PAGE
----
Authors:A. Hensel, J. Dobbertin, J. E. K. Schawe, A. Boller, and C. Schick
The results from temperature modulated DSC in the glass transition region of amorphous and semicrystalline polymers are described with the linear response approach. The real and the imaginary part of the complex heat capacity are discussed. The findings are compared with those of dielectric spectroscopy. The frequency dependent glass transition temperature can be fitted with a VFT-equation. The transition frequencies are decreased by 0.5 to 1 orders of magnitude compared to dielectric measurements. Cooling rates from standard DSC are transformed into frequencies. The glass transition temperatures are also approximated by the VFT-fit from the temperature modulated measurements. The differences in the shape of the curves from amorphous and semicrystalline samples are discussed.
The response of temperature-modulated differential scanning calorimetry (TMDSC) to irreversible crystallization of linear polymers was investigated by model calculations and compared to a number of measurements. Four different exotherms were added to a typical modulated, reversible heat-flow rate in order to simulate irreversible crystallization. It was found that the reversing heat-flow rate of the TMDSC in response to such irreversible crystallization exotherms is strongly affected by tbe shape of the transition and the phase-angle where the exotherm occurs. A comparison with the experimental data gave valuable insight into the transitions, as well as the nature of the TMDSC response which is usually limited to an analysis of the first harmonic term of the Fourier series that describes the heat-flow rate.
Authors:B. Wunderlich, A. Boller, I. Okazaki, and S. Kreitmeier
Temperature-modulated differential scanning calorimetry (TMDSC) is based on heat flow and represents a linear system for the measurement of heat capacity. As long as the measurements are carried out close to steady state and only a negligible temperature gradient exists within the sample, quantitative data can be gathered as a function of modulation frequency. Applied to the glass transition, such measurements permit the determination the kinetic parameters of the material. Based on either the hole theory of liquids or irreversible thermodynamics, the necessary equations are derived to describe the apparent heat capacity as a function of frequency.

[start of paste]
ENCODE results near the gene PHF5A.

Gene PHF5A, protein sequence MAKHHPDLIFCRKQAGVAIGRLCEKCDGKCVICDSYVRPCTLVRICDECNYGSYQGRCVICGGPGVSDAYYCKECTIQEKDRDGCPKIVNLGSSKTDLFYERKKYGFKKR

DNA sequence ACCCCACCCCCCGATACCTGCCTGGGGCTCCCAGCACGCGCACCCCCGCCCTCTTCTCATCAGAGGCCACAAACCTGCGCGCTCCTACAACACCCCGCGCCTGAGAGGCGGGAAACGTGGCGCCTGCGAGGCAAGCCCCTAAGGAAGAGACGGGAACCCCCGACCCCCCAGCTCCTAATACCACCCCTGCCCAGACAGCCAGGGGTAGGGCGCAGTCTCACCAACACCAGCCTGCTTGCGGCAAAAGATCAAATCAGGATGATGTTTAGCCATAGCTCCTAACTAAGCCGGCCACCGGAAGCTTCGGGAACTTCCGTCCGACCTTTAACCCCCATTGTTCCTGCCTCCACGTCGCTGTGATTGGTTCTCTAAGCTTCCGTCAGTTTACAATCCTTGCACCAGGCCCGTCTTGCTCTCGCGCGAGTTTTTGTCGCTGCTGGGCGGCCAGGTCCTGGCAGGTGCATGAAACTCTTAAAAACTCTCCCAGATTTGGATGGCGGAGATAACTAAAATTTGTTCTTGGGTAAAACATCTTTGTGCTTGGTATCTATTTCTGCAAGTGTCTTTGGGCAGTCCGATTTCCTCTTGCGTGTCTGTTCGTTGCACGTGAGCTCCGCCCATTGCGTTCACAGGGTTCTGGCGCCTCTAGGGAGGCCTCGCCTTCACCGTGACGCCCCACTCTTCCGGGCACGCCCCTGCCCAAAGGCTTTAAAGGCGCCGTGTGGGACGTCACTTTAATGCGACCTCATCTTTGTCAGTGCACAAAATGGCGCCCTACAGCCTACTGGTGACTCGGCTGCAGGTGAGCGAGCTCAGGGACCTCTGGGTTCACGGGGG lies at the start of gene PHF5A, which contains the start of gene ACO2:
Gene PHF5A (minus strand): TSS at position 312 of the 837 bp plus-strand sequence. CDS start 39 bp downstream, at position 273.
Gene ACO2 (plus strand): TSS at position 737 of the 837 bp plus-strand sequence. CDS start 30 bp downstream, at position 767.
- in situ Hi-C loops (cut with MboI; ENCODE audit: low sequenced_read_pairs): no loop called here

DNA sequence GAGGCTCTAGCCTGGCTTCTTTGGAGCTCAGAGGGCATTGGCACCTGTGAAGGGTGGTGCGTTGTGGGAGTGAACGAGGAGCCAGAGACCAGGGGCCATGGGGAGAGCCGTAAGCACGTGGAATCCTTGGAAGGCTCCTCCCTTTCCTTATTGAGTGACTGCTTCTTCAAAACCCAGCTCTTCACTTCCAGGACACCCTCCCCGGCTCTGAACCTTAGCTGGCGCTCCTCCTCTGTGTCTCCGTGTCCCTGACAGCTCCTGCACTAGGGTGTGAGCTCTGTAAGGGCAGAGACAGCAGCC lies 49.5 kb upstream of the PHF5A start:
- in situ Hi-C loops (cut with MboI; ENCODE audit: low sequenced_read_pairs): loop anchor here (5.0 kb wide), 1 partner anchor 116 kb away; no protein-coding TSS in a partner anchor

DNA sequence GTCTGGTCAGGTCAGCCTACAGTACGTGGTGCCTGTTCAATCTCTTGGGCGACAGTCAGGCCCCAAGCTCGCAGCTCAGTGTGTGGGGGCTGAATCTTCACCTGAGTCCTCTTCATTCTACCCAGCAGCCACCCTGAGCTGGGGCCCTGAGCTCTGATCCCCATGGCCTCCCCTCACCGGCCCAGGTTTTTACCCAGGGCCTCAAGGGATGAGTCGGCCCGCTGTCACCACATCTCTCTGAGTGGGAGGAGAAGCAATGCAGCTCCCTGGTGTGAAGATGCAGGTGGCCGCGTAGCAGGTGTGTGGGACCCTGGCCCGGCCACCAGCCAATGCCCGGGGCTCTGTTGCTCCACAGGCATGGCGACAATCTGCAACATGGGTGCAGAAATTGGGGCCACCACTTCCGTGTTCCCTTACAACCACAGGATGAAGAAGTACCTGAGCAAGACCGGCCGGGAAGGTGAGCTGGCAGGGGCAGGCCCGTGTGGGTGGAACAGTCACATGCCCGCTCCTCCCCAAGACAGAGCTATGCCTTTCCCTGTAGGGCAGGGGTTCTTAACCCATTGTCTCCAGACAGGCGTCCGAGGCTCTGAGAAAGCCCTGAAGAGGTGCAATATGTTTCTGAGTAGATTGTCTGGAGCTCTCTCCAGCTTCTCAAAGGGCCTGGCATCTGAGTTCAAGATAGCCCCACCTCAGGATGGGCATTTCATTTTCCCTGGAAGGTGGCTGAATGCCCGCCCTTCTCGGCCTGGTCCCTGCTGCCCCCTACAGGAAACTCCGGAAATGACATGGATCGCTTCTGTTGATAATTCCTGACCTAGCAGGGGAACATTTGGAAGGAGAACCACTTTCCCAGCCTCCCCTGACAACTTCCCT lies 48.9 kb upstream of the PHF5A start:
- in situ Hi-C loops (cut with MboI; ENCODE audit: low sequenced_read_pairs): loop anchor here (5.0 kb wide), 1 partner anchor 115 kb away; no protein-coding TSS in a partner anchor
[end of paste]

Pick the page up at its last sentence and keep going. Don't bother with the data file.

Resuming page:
Contributions of modern, temperature-modulated calorimetry
are qualitatively and quantitatively discussed. The limitations are summarized,
and it is shown that their understanding leads to new advances in instrumentation
and measurement. The new thermal analysis experiments allow to separate reversing
from irreversible processes. This opens the irreversible states and transitions
to a description in terms of equilibrium and irreversible thermodynamics.
Amorphous systems can be treated frommacroscopic to nanometer sizes with weak
to strong coupling between neighboring phases. Semicrystalline, macromolecular
systems are understood on the basis of modulated calorimetry as globally metastable,
micro-to-nanophase-separated systems with locally reversible transitions.
Temperature-modulated calorimetry (TMC) allows the experimental evaluation of the kinetic parameters of the glass transition
from quasi-isothermal experiments. In this paper, model calculations based on experimental data are presented for the total
and reversing apparent heat capacities on heating and cooling through the glass transition region as a function of heating
rate and modulation frequency for the modulated differential scanning calorimeter (MDSC). Amorphous poly(ethylene terephthalate)
(PET) is used as the example polymer and a simple first-order kinetics is fitted to the data. The total heat flow carries
the hysteresis information (enthalpy relaxation, thermal history) and indications of changes in modulation frequency due to
the glass transition. The reversing heat flow permits the assessment of the first and higher harmonics of the apparent heat
capacities. The computations are carried out by numerical integrations with up to 5000 steps. Comparisons of the calculations
with experiments are possible. As one moves further from equilibrium, i.e. the liquid state, cooperative kinetics must be
used to match model and experiment.
ModulatedCalorimetry Fire Science and Degradation Food Science General Poster Session General Session Honorary Session for Bruce Prime Hyphenated Thermal Analysis Isothermal Calorimetry/Microcalorimetry Kinetics Localized Thermal Analysis Nanocomposites